Why it pays to widen your social circle: Study of LinkedIn connections shows distant acquaintances are more likely to help you land your next job than close friends
- Researchers studied data from 20 million LinkedIn users over a five-year period
- During that time, they found that 600,000 new jobs were created
- Some users received more recommendations from distant acquaintances
- Others received more recommendations from close friends
- Results revealed that weaker ties increased likelihood of job mobility the most
When it comes to finding a job, you might think to ask your close friends for their help.
But a new study suggests that targeting the friends of your friends might be a better bet.
Researchers from MIT studied LinkedIn connections and found that distant acquaintances are more likely to help you land your next job than close friends.
Researchers from MIT studied LinkedIn connections and found that distant acquaintances are more likely to help you land your next job than close friends
‘Quiet quitting’ trend makes employees BETTER at their jobs
‘Quiet quitting’ is a trend that has taken over TikTok in recent weeks, in which Gen Z workers do the bare minimum at work to avoid burnout.
The trend has been largely criticised by experts, with one calling it a ‘short-term fix’.
However, a new study suggests that the trend might actually make employees better at their jobs.
Researchers from the West University of Timioara found that taking micro-breaks can boost energy and reduce fatigue at work.
‘Micro-breaks are efficient in preserving high levels of vigour and alleviating fatigue,’ the researchers wrote in their study, published in PLOS ONE.
In the study, the team set out to assess the impact of social media on the labour market.
‘The “strength of weak ties,” one of the most influential social theories of the last hundred years, maintains that infrequent, arms-length relationships—known as weak ties—are more beneficial for employment opportunities, promotions, and wages than strong ties,’ explained Professor Sinan Aral.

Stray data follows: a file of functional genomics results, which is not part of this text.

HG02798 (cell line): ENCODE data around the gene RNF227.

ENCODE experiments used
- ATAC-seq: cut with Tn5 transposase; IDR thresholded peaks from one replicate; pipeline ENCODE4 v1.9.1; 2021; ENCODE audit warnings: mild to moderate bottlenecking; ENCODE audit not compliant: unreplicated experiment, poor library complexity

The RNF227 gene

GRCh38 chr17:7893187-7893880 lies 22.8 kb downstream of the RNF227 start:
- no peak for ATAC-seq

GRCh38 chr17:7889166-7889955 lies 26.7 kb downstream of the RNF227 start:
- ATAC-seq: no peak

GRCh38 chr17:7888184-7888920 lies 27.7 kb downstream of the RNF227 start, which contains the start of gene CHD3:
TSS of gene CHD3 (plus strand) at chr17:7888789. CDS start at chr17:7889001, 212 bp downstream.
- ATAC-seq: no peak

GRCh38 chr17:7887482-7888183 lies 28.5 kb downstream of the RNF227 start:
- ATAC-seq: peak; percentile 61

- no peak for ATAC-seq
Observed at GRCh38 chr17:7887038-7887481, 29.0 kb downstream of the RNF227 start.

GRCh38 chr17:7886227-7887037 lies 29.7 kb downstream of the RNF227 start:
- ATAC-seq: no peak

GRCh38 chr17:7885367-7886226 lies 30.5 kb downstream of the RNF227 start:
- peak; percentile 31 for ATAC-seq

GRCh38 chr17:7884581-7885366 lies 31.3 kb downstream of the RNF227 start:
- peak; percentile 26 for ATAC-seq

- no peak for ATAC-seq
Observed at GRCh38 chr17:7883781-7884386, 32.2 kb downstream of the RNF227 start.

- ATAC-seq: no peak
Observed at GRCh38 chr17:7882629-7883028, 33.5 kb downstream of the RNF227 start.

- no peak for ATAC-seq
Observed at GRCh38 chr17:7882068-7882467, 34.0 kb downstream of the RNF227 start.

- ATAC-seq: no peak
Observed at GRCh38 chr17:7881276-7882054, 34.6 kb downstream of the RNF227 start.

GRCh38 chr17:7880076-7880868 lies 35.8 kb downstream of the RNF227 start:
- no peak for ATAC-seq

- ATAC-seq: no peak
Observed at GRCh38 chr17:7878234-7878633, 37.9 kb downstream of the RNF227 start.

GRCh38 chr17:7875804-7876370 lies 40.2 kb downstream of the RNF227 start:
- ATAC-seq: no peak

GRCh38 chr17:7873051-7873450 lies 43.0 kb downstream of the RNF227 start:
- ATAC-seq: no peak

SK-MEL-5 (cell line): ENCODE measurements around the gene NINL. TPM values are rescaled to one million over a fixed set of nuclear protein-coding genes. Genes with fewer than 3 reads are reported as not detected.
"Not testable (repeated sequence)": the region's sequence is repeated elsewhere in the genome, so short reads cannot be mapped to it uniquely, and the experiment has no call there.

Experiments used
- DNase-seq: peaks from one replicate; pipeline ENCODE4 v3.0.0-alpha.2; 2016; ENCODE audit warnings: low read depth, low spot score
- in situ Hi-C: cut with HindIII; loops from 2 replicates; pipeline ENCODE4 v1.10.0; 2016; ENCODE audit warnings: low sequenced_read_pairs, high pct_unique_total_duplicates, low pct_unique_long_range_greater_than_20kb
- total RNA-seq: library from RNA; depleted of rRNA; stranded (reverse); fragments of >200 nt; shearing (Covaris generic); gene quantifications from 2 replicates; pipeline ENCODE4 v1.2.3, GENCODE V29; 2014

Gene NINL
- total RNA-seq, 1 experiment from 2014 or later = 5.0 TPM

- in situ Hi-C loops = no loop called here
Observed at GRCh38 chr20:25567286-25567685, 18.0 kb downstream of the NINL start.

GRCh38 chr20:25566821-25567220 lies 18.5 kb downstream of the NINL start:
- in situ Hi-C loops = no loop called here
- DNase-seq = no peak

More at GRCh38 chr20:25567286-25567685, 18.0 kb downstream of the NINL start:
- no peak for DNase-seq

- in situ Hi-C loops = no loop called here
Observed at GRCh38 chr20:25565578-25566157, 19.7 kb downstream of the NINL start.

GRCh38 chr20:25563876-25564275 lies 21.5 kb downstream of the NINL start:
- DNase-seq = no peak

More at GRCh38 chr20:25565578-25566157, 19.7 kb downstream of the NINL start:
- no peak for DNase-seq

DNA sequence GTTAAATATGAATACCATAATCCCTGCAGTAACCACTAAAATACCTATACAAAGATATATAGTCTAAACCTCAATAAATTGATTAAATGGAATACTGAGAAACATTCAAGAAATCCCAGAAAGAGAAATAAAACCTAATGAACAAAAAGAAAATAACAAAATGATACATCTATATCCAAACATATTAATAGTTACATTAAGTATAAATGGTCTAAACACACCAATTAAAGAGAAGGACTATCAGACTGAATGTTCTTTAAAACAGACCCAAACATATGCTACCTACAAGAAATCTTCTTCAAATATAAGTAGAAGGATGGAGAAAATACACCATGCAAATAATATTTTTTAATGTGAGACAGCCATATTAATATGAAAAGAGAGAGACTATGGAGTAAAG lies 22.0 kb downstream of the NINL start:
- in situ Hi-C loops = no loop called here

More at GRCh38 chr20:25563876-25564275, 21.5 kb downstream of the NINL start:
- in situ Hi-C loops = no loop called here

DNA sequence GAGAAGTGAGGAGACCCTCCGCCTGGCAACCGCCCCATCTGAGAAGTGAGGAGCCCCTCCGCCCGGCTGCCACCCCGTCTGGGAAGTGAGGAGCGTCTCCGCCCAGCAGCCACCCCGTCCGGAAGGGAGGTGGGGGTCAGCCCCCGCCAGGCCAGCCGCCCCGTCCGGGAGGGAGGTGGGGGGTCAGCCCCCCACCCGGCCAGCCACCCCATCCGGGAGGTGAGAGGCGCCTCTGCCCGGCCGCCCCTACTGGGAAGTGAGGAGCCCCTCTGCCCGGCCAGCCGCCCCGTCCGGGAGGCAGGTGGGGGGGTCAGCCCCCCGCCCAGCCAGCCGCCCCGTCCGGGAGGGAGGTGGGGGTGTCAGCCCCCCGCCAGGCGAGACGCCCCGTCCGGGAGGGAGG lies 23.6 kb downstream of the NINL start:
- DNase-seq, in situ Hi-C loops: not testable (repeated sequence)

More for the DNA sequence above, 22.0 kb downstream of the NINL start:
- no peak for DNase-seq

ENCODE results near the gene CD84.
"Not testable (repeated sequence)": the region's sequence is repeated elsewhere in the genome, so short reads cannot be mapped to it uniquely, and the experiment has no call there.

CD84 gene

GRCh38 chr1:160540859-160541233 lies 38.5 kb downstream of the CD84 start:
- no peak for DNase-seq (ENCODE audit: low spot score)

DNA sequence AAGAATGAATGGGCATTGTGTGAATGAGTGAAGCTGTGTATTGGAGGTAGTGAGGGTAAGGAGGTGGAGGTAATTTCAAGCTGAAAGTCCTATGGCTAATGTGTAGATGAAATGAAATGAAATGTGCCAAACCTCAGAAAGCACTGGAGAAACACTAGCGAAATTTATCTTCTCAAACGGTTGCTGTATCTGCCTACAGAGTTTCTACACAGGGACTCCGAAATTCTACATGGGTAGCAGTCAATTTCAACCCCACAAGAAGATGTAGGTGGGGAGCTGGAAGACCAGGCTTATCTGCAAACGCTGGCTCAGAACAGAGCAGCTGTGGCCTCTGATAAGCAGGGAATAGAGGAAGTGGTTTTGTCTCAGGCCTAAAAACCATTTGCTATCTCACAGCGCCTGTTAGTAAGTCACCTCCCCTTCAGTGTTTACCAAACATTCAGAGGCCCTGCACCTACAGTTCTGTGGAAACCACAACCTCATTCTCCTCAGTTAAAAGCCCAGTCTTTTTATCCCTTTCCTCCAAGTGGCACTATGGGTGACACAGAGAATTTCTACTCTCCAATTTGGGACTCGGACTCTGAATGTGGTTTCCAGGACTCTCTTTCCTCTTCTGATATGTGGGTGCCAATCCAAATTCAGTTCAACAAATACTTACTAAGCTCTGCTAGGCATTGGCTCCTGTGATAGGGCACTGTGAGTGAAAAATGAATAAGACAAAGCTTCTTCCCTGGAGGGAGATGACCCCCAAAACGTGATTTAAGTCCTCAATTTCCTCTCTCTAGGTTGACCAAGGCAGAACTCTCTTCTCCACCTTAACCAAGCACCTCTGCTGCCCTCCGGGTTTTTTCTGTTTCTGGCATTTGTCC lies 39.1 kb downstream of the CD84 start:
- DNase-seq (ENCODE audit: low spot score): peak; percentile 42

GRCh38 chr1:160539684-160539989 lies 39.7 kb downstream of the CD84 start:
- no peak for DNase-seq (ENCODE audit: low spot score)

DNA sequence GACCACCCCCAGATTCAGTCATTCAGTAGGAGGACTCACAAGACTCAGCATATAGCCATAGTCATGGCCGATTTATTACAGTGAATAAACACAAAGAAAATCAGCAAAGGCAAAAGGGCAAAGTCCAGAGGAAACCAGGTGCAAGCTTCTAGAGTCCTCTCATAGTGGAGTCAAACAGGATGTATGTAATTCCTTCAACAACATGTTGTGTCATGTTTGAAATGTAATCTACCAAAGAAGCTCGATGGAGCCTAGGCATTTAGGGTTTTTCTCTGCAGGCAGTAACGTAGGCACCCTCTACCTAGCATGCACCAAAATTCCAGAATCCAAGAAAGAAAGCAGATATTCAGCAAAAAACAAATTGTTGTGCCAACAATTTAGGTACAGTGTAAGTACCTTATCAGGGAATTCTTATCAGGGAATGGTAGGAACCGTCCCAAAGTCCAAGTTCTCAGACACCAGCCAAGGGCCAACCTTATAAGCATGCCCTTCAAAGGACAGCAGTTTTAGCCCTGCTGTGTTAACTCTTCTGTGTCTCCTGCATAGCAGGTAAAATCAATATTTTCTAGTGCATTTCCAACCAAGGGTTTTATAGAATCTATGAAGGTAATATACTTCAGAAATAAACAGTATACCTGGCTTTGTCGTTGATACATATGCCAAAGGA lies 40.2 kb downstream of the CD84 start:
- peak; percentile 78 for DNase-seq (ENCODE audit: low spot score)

‘Despite having over 65,000 citations in the last 50 years, there have been no large-scale experimental causal tests of this theory as it relates to employment.’
The strength of weak ties theory was first proposed by Mark Granovetter in 1973.
It is based on the idea that weak ties allow distant clusters of people to access new information that can lead to new opportunities.
In the new study, the researchers set out to understand whether the strength of weak ties theory would be helpful in delivering new employment opportunities via LinkedIn.
Their study included data from more than 20 million LinkedIn users over a five-year period, during which 600,000 new jobs were created.
The researchers randomly assigned some LinkedIn users to receive more recommendations from distant acquaintances, while others received recommendations from close friends.
The results revealed that weaker ties increased the likelihood of job mobility the most.
Based on the findings, the researchers suggest that people looking for jobs should widen their social nets beyond their immediate friendship circle (stock image)
‘Our results show that the greatest job mobility comes from moderately weak ties – social connections between the very weakest ties and ties of average relationship strength,’ said Professor Iavor Bojinov, an author of the study.
The researchers also looked at how this effect played out across different industries.
They found that weak ties particularly led to more applications in IT, machine learning and artificial intelligence.
‘The strength of weak ties effect was true on average, but was even stronger for jobs in more digital industries,’ said Professor Erik Brynjolfsson, co-author of the study.
Based on the findings, the researchers suggest that people looking for jobs should widen their social nets beyond their immediate friendship circle.
‘Weak ties on social networks can be an extremely useful part of managing your career, promotions, advancement, and even wages,’ Professor Aral added.